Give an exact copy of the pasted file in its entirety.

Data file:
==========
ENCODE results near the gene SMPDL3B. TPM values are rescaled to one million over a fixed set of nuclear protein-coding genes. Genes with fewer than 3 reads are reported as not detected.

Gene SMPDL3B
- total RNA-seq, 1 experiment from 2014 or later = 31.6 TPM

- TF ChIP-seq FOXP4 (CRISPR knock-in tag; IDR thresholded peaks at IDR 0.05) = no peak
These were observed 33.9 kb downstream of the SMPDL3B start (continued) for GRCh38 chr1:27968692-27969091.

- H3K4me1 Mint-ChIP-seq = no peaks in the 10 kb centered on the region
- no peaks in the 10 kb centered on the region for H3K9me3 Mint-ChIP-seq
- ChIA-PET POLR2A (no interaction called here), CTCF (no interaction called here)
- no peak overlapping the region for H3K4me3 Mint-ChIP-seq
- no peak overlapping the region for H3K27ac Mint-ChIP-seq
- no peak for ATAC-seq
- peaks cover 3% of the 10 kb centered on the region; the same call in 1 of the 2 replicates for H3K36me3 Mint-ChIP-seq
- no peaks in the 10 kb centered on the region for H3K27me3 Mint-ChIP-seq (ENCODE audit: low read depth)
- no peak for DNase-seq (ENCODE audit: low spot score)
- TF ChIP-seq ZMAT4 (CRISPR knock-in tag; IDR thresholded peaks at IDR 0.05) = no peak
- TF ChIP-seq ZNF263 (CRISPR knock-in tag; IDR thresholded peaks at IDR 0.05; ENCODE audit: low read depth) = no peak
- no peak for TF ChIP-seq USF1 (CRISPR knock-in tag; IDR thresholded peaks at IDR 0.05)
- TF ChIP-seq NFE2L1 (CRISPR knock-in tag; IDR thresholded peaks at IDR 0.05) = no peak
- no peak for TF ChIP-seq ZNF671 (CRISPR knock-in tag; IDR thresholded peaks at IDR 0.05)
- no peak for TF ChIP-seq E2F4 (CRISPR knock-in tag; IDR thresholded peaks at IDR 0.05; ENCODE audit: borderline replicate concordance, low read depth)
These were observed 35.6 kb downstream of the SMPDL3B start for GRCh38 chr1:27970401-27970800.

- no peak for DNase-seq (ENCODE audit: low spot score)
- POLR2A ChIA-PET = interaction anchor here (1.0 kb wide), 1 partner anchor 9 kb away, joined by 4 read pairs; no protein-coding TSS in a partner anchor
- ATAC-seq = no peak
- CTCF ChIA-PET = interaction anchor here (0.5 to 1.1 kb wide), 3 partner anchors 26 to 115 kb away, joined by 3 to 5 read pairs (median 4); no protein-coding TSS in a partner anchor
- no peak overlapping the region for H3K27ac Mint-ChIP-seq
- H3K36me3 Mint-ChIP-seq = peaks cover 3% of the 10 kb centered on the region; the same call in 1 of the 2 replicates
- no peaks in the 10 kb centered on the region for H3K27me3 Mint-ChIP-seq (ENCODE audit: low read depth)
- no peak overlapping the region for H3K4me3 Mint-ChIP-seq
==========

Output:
ENCODE results near the gene SMPDL3B. TPM values are rescaled to one million over a fixed set of nuclear protein-coding genes. Genes with fewer than 3 reads are reported as not detected.

Gene SMPDL3B
- total RNA-seq, 1 experiment from 2014 or later = 31.6 TPM

- TF ChIP-seq FOXP4 (CRISPR knock-in tag; IDR thresholded peaks at IDR 0.05) = no peak
These were observed 33.9 kb downstream of the SMPDL3B start (continued) for GRCh38 chr1:27968692-27969091.

- H3K4me1 Mint-ChIP-seq = no peaks in the 10 kb centered on the region
- no peaks in the 10 kb centered on the region for H3K9me3 Mint-ChIP-seq
- ChIA-PET POLR2A (no interaction called here), CTCF (no interaction called here)
- no peak overlapping the region for H3K4me3 Mint-ChIP-seq
- no peak overlapping the region for H3K27ac Mint-ChIP-seq
- no peak for ATAC-seq
- peaks cover 3% of the 10 kb centered on the region; the same call in 1 of the 2 replicates for H3K36me3 Mint-ChIP-seq
- no peaks in the 10 kb centered on the region for H3K27me3 Mint-ChIP-seq (ENCODE audit: low read depth)
- no peak for DNase-seq (ENCODE audit: low spot score)
- TF ChIP-seq ZMAT4 (CRISPR knock-in tag; IDR thresholded peaks at IDR 0.05) = no peak
- TF ChIP-seq ZNF263 (CRISPR knock-in tag; IDR thresholded peaks at IDR 0.05; ENCODE audit: low read depth) = no peak
- no peak for TF ChIP-seq USF1 (CRISPR knock-in tag; IDR thresholded peaks at IDR 0.05)
- TF ChIP-seq NFE2L1 (CRISPR knock-in tag; IDR thresholded peaks at IDR 0.05) = no peak
- no peak for TF ChIP-seq ZNF671 (CRISPR knock-in tag; IDR thresholded peaks at IDR 0.05)
- no peak for TF ChIP-seq E2F4 (CRISPR knock-in tag; IDR thresholded peaks at IDR 0.05; ENCODE audit: borderline replicate concordance, low read depth)
These were observed 35.6 kb downstream of the SMPDL3B start for GRCh38 chr1:27970401-27970800.

- no peak for DNase-seq (ENCODE audit: low spot score)
- POLR2A ChIA-PET = interaction anchor here (1.0 kb wide), 1 partner anchor 9 kb away, joined by 4 read pairs; no protein-coding TSS in a partner anchor
- ATAC-seq = no peak
- CTCF ChIA-PET = interaction anchor here (0.5 to 1.1 kb wide), 3 partner anchors 26 to 115 kb away, joined by 3 to 5 read pairs (median 4); no protein-coding TSS in a partner anchor
- no peak overlapping the region for H3K27ac Mint-ChIP-seq
- H3K36me3 Mint-ChIP-seq = peaks cover 3% of the 10 kb centered on the region; the same call in 1 of the 2 replicates
- no peaks in the 10 kb centered on the region for H3K27me3 Mint-ChIP-seq (ENCODE audit: low read depth)
- no peak overlapping the region for H3K4me3 Mint-ChIP-seq